I have decided that it might be a good Idea to post a little about our recent trip to Saariselkä, Lapland, to see Santa. Mainly because it was a great trip, but the Google Juice wouldn’t go a miss either.
I have to admit, it made me cringe that, whilst discussing the possibility of the trip, we worked out that we could go to Disneyland for 2 weeks for about the same price as 4 days in Lapland. But my children are 7 and 4. They will always enjoy going to Disneyland … on the other hand Father Christmas only has so much time. This was back last March, before we had decided to try for baby #3 and before deciding that we wanted them to go to a private school, thus by the time we realised that maybe our finances are a little over stretched, the die had been cast.
The first thing we had to deal with was the need to get up at 3:30am to get to the airport in time for a 7am flight. I thought that this was my wife’s standard over preparation, but I wanted things to go well so I humoured her.And a good job too. I will admit now that I haven’t flown for quite a while, and the level of paranoia surrounding check in is now ridiculous. After 1½ hours in a queue for check in, with 2 over tired children, I was ready for the fun to start. And so it did. My kids have never been on an aeroplane before, so they were quizzically amused at the whole metal detector palaver, and they were in hysterics when my wife set one off and had to be patted down. It took a lot of restraint to not imply that she was some kind of terrorist. By this time my son had woken up and was as excited as a puppy drinking espresso. As the plane took off he actually shouted “WooHoo!!” to the amusement of everyone around him. And that is when I realised (I know I am a little slow on the up take) everyone was going to see Santa!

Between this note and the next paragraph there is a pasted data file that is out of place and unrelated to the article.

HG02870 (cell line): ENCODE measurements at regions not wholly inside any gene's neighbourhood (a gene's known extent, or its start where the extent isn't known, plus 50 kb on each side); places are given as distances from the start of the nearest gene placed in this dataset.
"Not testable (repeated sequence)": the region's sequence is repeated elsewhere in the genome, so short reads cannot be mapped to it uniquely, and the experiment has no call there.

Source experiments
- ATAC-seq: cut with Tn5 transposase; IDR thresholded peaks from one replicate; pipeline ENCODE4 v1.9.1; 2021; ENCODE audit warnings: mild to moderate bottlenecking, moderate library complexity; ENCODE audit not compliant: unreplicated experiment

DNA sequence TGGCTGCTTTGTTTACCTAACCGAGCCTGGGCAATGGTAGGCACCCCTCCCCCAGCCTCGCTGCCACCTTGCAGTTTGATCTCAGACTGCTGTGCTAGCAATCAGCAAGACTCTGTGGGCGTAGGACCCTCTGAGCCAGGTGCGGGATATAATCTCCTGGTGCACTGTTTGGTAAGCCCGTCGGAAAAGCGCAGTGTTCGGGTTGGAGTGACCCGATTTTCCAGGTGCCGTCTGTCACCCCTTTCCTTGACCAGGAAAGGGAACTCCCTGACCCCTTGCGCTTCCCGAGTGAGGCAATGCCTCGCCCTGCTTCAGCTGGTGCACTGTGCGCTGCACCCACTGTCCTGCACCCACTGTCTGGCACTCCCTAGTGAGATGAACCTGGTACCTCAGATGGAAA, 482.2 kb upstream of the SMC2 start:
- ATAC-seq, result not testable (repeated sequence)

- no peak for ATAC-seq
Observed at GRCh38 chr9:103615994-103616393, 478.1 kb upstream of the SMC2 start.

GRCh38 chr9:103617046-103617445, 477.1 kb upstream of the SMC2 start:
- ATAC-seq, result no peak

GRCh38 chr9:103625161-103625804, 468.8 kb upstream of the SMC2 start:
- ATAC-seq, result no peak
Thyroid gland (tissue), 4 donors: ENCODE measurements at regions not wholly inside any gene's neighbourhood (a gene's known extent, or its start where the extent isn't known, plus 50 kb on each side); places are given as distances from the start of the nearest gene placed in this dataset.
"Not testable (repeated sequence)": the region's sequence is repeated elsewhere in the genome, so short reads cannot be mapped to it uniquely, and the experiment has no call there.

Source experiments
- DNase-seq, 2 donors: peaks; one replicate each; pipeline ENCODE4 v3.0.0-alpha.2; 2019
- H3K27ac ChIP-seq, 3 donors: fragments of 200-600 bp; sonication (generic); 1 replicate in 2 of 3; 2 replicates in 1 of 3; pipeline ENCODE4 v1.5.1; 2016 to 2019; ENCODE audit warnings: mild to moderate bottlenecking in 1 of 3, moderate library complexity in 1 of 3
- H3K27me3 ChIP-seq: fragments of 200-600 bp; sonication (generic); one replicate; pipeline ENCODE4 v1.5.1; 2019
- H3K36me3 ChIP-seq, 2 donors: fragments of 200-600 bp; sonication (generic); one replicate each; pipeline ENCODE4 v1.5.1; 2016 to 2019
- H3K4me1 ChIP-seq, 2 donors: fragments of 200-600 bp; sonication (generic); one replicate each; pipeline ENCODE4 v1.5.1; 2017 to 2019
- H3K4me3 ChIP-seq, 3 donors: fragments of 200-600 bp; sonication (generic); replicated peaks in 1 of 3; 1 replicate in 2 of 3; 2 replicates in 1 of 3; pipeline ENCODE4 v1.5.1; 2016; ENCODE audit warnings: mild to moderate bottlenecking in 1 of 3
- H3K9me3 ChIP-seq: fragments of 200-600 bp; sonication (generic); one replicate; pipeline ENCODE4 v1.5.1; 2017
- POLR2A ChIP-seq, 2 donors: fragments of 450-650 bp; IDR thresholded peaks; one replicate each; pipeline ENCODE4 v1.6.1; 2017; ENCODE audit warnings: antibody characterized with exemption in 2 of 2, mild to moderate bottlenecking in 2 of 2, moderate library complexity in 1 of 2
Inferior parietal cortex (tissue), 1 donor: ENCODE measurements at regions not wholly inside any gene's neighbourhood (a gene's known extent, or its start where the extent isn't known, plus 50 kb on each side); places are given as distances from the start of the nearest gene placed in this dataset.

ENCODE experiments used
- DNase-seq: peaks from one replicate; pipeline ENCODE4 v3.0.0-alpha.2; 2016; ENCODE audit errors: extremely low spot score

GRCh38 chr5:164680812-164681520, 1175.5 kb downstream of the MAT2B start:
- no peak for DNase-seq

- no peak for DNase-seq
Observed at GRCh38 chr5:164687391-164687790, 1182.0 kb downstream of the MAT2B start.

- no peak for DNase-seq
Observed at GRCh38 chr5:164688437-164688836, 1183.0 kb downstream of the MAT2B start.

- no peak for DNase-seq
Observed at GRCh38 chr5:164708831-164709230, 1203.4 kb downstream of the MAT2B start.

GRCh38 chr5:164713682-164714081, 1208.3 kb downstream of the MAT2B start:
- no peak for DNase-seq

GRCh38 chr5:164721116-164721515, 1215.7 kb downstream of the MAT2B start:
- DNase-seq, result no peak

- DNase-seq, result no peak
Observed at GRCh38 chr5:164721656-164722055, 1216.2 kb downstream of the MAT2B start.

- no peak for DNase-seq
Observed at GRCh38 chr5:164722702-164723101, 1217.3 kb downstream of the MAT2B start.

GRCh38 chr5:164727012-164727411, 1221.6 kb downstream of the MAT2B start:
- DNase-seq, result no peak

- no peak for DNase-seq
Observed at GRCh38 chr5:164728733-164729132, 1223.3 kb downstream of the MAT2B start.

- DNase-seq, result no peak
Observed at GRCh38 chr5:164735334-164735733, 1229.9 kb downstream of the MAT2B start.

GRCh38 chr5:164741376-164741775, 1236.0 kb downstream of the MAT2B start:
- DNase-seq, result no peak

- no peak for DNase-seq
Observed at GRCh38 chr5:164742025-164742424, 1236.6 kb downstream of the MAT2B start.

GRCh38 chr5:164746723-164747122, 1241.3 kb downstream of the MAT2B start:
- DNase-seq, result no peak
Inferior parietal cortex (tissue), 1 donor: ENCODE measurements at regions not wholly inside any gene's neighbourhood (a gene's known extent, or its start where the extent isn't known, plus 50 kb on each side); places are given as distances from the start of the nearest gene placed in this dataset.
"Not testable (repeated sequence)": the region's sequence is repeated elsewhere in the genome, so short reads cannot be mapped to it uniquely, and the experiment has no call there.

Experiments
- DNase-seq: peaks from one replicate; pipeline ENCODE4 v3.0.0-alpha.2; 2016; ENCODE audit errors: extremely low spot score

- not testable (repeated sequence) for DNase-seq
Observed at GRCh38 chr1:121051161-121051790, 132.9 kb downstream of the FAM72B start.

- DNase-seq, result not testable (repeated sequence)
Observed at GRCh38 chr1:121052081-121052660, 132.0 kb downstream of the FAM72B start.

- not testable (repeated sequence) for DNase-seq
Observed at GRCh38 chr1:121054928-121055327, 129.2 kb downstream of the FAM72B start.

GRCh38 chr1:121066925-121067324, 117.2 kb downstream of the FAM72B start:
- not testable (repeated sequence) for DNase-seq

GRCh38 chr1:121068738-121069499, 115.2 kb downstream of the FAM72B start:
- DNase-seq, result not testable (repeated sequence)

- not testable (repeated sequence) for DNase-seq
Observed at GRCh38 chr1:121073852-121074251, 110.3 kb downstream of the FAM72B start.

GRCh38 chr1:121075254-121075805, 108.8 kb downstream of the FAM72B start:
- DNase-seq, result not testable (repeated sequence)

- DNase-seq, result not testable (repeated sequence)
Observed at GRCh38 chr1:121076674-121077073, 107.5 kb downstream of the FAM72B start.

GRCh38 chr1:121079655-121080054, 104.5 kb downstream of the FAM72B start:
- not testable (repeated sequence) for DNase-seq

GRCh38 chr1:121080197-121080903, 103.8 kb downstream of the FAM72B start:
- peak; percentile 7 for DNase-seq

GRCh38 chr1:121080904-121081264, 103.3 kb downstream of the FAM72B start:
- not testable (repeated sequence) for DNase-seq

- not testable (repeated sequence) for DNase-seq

We were met by some “Elves” and a Reindeer Reception Committee at the airport who it would seem had been sharing coffee with my son. Having left Manchester in early morning twilight, we arrived at 1pm only to find that we had missed the sun for that day. We were soon on a bus off to get fitted with what my son decided were “Sumo Suits” courtesy of Lapland Safari. These were one piece thermal suits with Jumbo boots and gloves. Standard issue to all new arrivals.
After a brief moment to check in to the hotel and a dull orientation talk we were back outside with me being husky to the 2 kids. And then we found it. There is an immense toboggan run. Just shy of 2km I am told it is the longest in Europe (I am sure they all say that). We started simple, by going to the first kick off point which was about a 60m run, which alone was probably better than any toboggan run that I had been on, and it was not long before I had joined my daughter in wiping out the fencing going down the side.
That is when the obvious struck. I am now looking for my children amongst probably 30 other children that are dressed Identically from head to foot! There is something inside you as a parent that tells you that the could recognise their children in a heart beat, let me tell you, that little something is lying! After randomly approaching 4 incorrect children (behaviour that would see you locked up over here) I got them. The biggest tip I can give you is if you are thinking of going, take something distinctive, a big red hat, or a reflective cycle vest, because it is no fun playing where’s Waldo with your own children!